In honor of our senior dogs, and the special attention they so richly deserve, this blog is dedicated to our furry elders.
Senior dogs are often surrendered to shelters due to owner lifestyle changes. If a guardian has not been appointed for them in advance, these otherwise healthy and happy dogs are now relegated to a shelter environment hoping for another loving home albeit in competition with their fellow inmates. Most of them are used to a pampered life and will not show well in a shelter as they adapt to a dramatic change of circumstances.
While puppies are adopted more quickly, there are many advantages of adopting a senior dog. Not only are they house trained, but they are past their chew-on-everything stage, so it’s a safe bet that your shoes and furniture will be spared with a senior, if not the ease of housekeeping in general.
With a senior dog you know exactly what you are getting as they are fully grown, so there aren’t any surprises about unexpected height and weight later.
Older dogs require less exercise so if you’re not interested in marathon walks or long hikes to tire out your furry companion, you can enjoy leisurely strolls at a comfortable pace for both of you. Older dogs have calmer temperaments, an added bonus for families with active children. Giving them an amazing home for their remaining years is a reciprocal exchange of heart-felt love and personal fulfillment.
Not all senior dogs have senior conditions, yet all dogs develop age-related nuances at some point. There are many ways to promote their comfort that do not involve a lot of effort. Exercise is still important for your senior dog. This helps maintain a healthy body weight as overweight dogs will suffer from more health problems beyond “senioritis.” This goes for us humans as well!
A common “elderly” issue is joint stiffness or arthritis. Adding a quality dog joint supplement to their diet is a first starter. We recommend PetWellbeing for their all-natural pet supplements for effective treatment of over 120 dog and cat ailments. Found in our Pet Store @ https://doolittlesdoghouse.com/shop/ in the pet food and treats “aisle”.
In addition to a proper dietary supplement, for dogs who struggle to gain purchase from a laying down position you can slip-proof the floors with a few extra rugs and also add a comfy pet bed just for them.
Massage can increase relaxation, oxygen flow and provide added joint flexibility as well. You don’t have to be a certified massage therapist to give your dog (or cat) a good rub down.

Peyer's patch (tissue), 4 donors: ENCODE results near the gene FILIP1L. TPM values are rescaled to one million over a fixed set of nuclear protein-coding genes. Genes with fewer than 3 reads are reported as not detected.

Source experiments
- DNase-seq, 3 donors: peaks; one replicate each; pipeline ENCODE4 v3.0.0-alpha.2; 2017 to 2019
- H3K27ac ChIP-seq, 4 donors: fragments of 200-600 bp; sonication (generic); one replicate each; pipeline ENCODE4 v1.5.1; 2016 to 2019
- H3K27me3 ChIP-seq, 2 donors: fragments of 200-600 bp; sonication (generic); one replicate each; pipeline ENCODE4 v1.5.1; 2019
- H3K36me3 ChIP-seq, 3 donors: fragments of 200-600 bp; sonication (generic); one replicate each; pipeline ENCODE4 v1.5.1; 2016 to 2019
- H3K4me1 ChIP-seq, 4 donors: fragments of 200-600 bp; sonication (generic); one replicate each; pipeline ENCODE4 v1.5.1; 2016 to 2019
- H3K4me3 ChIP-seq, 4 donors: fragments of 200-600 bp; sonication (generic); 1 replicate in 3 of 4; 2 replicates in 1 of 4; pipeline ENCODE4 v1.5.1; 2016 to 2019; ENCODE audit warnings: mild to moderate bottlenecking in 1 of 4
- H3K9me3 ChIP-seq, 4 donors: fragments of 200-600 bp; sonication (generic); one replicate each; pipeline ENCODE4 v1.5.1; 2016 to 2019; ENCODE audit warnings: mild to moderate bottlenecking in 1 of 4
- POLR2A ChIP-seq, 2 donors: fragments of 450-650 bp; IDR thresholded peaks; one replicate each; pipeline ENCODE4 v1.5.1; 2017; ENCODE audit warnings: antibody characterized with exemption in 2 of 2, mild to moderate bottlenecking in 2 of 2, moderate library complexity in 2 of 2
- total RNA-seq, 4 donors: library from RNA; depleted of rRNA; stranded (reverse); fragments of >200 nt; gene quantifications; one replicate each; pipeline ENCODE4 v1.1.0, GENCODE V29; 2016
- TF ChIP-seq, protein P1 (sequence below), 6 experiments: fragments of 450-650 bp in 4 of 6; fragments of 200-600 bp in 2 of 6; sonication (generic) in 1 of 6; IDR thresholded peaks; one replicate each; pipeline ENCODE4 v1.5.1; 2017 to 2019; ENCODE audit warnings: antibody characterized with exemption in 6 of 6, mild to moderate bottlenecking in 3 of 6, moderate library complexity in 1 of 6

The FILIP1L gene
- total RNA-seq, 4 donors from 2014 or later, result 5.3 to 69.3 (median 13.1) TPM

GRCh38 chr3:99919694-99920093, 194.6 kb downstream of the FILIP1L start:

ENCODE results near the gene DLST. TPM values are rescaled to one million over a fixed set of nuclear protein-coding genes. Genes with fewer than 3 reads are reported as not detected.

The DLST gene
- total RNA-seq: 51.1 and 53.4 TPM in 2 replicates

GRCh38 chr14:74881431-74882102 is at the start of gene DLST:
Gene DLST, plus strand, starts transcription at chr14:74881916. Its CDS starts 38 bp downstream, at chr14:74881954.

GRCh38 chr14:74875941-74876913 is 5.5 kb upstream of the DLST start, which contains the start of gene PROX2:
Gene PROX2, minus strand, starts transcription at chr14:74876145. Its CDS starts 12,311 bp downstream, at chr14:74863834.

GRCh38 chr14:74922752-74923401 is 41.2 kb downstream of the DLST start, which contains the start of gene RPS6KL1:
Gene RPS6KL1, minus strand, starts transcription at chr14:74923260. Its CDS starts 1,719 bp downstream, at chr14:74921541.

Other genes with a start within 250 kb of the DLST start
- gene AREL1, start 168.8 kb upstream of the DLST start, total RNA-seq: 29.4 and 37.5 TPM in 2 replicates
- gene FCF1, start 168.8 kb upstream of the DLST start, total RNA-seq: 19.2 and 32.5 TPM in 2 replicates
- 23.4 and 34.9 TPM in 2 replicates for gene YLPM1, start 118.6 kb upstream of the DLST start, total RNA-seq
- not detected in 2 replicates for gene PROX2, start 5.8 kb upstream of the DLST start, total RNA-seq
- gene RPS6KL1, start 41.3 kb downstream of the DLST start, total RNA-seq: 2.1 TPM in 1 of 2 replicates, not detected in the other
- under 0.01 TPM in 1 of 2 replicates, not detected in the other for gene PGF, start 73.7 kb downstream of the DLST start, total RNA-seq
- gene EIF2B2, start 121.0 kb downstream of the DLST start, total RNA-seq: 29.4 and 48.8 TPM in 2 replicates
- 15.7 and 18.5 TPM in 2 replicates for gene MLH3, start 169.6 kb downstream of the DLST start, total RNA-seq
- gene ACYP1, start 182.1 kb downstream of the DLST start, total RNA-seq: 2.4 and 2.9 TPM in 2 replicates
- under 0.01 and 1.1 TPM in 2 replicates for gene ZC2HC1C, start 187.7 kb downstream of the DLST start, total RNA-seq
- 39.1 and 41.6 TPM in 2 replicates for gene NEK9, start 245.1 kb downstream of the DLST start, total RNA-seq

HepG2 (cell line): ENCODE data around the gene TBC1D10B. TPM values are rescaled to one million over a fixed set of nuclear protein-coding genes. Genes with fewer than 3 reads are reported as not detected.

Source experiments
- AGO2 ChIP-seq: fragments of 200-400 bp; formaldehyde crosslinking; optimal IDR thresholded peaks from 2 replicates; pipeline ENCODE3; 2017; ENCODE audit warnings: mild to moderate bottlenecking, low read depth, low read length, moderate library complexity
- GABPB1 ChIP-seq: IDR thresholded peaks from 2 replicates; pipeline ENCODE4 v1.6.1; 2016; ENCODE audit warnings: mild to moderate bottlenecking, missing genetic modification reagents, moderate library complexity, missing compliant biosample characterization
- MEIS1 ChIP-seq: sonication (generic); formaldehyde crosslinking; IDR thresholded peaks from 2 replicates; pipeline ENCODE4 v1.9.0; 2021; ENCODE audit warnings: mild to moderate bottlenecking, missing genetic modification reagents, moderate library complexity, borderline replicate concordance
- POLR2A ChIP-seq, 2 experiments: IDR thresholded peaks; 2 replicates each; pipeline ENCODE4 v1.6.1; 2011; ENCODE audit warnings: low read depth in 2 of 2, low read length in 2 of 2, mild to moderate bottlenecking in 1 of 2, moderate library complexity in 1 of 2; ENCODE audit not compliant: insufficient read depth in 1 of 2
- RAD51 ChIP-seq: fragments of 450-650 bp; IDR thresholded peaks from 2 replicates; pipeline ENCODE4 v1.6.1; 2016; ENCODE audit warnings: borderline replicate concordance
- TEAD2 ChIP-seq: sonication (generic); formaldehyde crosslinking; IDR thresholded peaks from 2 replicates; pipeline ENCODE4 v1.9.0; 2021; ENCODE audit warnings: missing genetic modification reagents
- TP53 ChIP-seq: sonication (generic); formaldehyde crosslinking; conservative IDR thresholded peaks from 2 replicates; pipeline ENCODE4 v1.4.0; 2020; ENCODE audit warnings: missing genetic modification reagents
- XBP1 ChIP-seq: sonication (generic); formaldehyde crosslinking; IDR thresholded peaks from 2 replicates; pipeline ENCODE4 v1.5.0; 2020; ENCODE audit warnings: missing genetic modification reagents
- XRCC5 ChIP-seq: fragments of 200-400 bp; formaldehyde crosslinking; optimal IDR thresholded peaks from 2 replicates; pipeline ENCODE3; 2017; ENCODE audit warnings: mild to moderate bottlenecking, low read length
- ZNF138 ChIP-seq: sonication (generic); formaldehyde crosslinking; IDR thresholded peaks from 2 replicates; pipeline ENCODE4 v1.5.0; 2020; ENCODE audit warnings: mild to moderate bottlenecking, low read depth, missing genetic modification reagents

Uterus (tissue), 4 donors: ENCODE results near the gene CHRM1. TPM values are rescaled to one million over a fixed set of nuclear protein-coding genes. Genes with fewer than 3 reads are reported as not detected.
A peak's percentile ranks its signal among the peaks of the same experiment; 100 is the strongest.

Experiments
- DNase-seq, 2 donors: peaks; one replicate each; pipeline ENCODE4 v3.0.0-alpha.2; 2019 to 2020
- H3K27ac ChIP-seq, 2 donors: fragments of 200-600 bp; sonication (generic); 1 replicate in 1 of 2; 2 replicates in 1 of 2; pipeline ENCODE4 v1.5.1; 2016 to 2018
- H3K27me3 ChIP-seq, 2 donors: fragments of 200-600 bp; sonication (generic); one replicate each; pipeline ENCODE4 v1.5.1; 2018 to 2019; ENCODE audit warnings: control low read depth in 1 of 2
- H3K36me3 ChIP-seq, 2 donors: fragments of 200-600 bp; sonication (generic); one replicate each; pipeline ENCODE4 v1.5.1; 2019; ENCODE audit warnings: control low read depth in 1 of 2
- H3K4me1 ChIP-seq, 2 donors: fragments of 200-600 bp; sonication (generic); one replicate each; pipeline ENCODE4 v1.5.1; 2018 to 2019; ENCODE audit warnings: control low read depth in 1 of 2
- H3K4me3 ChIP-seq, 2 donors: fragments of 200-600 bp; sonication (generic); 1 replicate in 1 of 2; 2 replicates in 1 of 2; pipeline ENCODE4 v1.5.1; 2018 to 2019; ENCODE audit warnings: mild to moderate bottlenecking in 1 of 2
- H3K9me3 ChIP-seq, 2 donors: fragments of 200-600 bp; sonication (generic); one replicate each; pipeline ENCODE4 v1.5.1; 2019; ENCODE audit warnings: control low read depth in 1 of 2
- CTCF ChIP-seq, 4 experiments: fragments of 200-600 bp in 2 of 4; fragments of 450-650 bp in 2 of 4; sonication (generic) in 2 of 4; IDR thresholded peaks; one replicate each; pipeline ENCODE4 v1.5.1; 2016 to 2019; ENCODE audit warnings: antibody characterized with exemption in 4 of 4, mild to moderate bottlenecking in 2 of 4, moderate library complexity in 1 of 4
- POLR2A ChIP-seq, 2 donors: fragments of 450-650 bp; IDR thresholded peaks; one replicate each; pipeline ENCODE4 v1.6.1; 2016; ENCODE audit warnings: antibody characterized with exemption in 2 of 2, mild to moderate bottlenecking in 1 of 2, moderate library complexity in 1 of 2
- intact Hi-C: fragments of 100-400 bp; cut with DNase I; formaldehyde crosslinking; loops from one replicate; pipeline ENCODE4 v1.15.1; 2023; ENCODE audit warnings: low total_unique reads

For dogs that develop calloused elbows because they rest more than youngsters, a little Vitamin E oil will help (cut the toes off a sock and slide onto the anointed area for absorption).
Some hearing loss may occur over time, yet dogs are very good at reading our body language and hand signals and some pet parents may tell you their dogs pretend they can’t hear at all (even though they can!). Vision loss may occur yet does not mean your senior dog will go blind.
Kidney function and urinary control may lessen over time. This is not a big deal. Do you piddle when you giggle? “Depends” for dogs are available and medications are available to effectively control it.
Certainly, there are a myriad of ailments that we will encounter with our pets (if not ourselves) in our lifetimes. No one is immune to sickness, illness or unexpected surgery. Therefore, it’s important to consider your dog’s age and schedule a regular well exam; if not annually, then semi-annually. Early diagnosis of any underlying condition will help determine treatment options to extend your dog or cat’s longevity and vitality.
If you haven’t considered pet insurance, it’s worth the peace of mind today for your financial protection down the road. Pet insurance exists for the same reason that automobile and homeowner’s insurance does: to protect you financially if something unexpected happens. Check out our link to Embrace Insurance. Dogs can be insured for accident and illness plans up to the age of 15. Discounts are available for multi-pet households and military. For a custom plan and free quote, see Embrace Insurance featured @ http://www.doolittlesdoghouse.com/shop
We host many senior guests who defy their ‘dog years” and continue to romp with delight. Just because your adopted-dog-to-be is older, or your own dog is aging, does not mean we withdraw from our long-term care obligations nor assume that chronic care will be required. According to Guinness World Records, the oldest dog was an Australian cattle dog “Bluey” who passed at the age of 29 and 5 months. Now that’s worth celebrating!
Doolittle’s Doghouse share’s the lifetime obligation to your pets, at all ages and stages, and thanks you for your special commitment to our very special seniors.
photo attribution: Chris Cooper on unsplash.com
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